Here you will find answers to some frequently asked questions about the Festival’s origins, how it is run, and the experiences on offer.
Who started the Festival and why?
- AFF was founded in 1999 by two local farmers in response to the BSE crisis.
- It takes place over the third weekend of September. Set up on a not-for profit basis, it celebrates the food culture of Wales and beyond.
- Now an established place where visitors can meet growers, producers, exhibitors, educators, writers, campaigners, chefs and cooks all in one place – the high-profile and established – alongside fledgling enterprises.
- The Festival is committed to drawing in a wide demographic, transforming the way people think about food; challenging and promoting new ideas, pushing the boundaries, and encouraging people to look differently at where their food comes from.
- It also acts as a gateway to Wales for cultural tourism, encouraging first-time visitors to come back for new experiences, contributing extensively to the regional economy.
Who runs the Festival?
- A small team of part-time paid freelance professionals, in conjunction with a Board (who give their time and expertise on an unpaid basis).
How is the Festival funded?
- Core-funded by the income from ticket sales, exhibitor fees, and sponsorship arrangements with companies from various sectors. Over the years conditional income grants have also been paid by the Welsh Government. The Town Council funds the making of the Market Hall decorations.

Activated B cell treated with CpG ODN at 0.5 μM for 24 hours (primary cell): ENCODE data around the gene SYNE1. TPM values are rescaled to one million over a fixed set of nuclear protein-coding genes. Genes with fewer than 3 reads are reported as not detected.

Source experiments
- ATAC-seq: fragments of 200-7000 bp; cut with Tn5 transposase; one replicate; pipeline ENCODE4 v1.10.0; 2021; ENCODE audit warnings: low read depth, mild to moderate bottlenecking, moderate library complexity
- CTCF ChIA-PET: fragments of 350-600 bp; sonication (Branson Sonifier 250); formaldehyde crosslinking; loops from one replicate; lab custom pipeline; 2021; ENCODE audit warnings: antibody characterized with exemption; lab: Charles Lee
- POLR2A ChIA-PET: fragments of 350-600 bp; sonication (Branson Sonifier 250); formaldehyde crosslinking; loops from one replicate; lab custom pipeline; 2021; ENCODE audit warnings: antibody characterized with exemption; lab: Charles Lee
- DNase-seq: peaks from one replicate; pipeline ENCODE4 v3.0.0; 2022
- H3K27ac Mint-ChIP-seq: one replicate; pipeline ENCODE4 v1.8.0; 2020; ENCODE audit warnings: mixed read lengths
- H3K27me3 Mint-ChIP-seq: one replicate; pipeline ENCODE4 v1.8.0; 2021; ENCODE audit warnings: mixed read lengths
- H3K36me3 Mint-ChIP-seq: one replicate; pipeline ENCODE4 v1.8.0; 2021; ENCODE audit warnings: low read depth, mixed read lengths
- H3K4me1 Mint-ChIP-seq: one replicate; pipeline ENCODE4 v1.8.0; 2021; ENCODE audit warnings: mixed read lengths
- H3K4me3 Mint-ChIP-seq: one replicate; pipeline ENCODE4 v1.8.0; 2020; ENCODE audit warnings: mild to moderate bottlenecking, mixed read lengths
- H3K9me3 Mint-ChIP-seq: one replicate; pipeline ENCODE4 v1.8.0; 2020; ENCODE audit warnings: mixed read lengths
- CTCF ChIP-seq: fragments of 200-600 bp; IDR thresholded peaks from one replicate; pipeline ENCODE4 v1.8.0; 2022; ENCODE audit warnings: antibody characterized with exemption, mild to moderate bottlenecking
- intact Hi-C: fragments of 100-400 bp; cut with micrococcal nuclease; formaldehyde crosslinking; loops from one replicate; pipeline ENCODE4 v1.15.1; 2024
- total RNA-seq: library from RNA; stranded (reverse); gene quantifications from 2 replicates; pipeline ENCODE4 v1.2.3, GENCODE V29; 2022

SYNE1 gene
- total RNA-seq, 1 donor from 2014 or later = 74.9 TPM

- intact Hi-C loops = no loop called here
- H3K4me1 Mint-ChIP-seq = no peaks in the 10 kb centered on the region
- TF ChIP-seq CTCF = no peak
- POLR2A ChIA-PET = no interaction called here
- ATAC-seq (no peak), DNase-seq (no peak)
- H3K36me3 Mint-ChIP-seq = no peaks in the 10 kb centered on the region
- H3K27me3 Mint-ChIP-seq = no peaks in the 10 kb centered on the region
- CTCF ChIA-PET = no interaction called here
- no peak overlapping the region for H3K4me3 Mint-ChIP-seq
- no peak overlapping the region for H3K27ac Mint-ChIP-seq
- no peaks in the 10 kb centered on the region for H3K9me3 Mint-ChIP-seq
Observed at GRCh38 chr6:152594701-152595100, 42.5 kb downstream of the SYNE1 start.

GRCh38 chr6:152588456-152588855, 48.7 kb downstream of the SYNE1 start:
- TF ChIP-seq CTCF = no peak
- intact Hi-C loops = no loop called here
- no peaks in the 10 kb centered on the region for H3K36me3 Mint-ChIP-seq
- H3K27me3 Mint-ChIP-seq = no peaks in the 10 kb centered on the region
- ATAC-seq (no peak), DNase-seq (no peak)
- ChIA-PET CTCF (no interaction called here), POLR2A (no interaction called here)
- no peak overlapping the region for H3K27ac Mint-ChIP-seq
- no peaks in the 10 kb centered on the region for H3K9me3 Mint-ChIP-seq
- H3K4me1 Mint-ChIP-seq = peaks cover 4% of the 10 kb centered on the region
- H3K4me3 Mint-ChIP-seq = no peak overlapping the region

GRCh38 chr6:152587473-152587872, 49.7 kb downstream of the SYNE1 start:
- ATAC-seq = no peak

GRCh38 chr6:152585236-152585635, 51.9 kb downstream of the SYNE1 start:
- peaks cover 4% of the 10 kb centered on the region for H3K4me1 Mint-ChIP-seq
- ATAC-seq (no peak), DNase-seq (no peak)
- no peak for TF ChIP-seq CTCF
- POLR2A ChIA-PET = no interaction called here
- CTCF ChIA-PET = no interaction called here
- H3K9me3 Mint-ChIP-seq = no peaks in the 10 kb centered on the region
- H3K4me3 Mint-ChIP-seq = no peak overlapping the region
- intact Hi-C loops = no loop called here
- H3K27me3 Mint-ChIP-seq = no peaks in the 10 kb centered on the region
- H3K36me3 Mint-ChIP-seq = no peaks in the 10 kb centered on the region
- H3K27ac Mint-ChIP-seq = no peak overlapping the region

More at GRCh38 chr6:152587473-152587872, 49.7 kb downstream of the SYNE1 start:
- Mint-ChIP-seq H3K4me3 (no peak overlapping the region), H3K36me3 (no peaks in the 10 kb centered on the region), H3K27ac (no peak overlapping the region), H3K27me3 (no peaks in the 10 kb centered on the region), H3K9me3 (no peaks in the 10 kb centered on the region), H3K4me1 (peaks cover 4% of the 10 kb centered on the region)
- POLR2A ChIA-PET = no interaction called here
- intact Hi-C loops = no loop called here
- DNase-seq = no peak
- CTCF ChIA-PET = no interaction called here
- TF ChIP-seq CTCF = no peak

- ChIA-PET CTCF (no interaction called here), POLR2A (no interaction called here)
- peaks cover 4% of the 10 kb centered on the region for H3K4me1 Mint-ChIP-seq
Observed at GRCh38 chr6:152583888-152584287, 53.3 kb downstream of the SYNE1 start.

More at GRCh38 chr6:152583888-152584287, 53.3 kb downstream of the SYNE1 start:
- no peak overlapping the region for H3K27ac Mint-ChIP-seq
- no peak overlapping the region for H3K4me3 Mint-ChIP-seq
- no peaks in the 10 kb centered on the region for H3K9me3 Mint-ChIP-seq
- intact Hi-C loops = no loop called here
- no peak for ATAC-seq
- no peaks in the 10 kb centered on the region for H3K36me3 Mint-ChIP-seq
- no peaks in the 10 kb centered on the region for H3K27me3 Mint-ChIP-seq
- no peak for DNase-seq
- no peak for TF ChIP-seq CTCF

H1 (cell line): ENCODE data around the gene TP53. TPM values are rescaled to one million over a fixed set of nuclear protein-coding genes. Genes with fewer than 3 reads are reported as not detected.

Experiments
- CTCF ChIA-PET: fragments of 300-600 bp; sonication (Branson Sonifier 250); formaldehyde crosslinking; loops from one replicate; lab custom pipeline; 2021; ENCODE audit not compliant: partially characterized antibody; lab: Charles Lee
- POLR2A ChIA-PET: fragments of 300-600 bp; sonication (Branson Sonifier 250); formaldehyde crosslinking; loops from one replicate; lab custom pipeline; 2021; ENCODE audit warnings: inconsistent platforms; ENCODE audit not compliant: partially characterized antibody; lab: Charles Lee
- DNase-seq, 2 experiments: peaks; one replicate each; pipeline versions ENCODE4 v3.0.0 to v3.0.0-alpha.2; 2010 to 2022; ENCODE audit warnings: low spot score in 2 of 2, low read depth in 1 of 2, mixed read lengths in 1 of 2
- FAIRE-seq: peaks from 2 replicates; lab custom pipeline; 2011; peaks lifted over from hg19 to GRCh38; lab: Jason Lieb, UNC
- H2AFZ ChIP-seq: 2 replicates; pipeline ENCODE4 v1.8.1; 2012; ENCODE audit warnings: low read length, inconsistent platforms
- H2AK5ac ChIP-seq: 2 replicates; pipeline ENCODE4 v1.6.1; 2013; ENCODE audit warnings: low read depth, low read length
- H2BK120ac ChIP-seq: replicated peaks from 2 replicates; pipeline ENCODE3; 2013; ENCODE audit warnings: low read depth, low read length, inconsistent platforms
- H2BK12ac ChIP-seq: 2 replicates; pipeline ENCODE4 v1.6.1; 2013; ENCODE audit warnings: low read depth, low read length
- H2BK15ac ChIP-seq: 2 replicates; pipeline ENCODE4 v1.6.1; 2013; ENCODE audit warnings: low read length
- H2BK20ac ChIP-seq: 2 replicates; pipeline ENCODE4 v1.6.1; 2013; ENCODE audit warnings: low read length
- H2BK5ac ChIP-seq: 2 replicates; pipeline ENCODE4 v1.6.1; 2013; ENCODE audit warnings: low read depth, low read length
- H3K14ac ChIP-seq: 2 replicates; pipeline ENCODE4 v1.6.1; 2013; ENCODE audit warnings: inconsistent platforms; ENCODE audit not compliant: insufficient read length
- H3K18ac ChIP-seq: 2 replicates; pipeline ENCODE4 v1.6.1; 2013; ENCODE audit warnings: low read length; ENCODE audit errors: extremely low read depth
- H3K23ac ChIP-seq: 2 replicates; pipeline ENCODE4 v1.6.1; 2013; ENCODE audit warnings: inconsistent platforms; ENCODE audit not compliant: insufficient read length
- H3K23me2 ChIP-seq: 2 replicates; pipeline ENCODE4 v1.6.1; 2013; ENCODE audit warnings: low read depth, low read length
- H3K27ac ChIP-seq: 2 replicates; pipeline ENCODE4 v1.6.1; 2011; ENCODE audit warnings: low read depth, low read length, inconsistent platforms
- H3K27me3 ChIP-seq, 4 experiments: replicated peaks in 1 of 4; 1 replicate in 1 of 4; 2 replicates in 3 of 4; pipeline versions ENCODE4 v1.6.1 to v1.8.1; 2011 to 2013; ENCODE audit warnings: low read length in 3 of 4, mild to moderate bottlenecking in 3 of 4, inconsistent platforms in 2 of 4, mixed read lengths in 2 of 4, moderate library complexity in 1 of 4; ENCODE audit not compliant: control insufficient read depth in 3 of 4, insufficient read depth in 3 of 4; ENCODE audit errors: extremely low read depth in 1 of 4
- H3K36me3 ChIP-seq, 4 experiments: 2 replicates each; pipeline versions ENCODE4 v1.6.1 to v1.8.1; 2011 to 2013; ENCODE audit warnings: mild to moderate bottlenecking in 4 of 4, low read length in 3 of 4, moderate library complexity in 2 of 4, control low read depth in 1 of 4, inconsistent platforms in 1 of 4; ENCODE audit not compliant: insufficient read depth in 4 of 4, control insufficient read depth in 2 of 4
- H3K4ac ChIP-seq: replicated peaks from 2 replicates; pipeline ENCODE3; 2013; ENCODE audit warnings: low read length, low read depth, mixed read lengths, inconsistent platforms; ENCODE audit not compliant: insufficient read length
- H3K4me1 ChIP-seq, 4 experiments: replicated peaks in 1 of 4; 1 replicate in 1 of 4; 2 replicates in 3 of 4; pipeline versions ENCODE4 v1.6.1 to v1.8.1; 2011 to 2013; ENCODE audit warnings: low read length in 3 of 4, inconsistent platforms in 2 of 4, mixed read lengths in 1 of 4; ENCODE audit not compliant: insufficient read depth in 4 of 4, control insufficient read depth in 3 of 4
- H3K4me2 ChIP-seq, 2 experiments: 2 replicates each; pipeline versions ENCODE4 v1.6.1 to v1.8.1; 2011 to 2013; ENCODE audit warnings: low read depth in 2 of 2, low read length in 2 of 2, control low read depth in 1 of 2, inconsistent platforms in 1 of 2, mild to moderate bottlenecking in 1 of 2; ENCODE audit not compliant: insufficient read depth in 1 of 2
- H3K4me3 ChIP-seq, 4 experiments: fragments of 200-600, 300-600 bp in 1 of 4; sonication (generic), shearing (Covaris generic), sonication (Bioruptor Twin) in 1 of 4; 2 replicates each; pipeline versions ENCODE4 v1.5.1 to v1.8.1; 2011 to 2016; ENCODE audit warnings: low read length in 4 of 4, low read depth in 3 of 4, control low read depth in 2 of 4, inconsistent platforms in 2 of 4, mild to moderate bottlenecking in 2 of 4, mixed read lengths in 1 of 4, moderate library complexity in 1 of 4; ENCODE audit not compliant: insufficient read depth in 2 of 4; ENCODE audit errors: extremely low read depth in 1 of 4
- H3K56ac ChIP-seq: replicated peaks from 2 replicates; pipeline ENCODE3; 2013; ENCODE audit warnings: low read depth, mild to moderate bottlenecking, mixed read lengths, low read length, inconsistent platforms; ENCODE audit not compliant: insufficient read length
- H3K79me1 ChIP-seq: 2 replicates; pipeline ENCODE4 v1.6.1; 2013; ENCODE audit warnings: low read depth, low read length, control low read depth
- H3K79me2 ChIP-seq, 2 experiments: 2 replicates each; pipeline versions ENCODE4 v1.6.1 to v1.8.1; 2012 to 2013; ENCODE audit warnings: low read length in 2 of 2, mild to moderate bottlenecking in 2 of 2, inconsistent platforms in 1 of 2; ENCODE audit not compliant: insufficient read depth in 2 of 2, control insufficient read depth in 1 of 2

Where does the money go?
- AFF is a not-for-profit organisation limited by guarantee. Any surplus is utilised as cash-flow to secure the event for future years. There are substantial annual overheads involved, all subject to inflation (see below).
Why is there an admission charge?
- Ticket sales go towards covering overheads, for example: licence fees, marquees, stalls, seating and staging across six sites; portable toilets, water, generators and fuel, catering equipment and fridges, safety inspections, waste management, first-aid, site-wide signage, information stands, security, fencing and barriers hospitality, venue managers and site crew (employing many local young people), fees for part-time freelance team who put the event together across the year covering sponsorship and fundraising, programming, operations/logistics, markets, communications and staffing.
- In 2023 an all-day adult stroller ticket giving access to six venues (internal and external) costs £13.50, and children under 16 get in free if with an adult. (The Night Market in Brewery Yard has been brought back and there is an optional additional charge of £3 for this).
Why are all tickets sold in advance?
- In September 2021 (during the pandemic) all tickets were sold in advance for the first time. This was essential in order to control numbers. Feedback post-event from people who regularly attended the Festival – exhibitors and visitors – was very much in favour of this approach. (Concerns had previously been raised about overcrowding.) Stallholders reported better sales and visitors appreciated less congestion and the opportunity to browse and take their time when shopping. Whilst capacity for each day was increased post-pandemic, all tickets have continued to be sold in advance. This is an important factor in the overall management and budgeting of the event, as well as the actual experience on the day.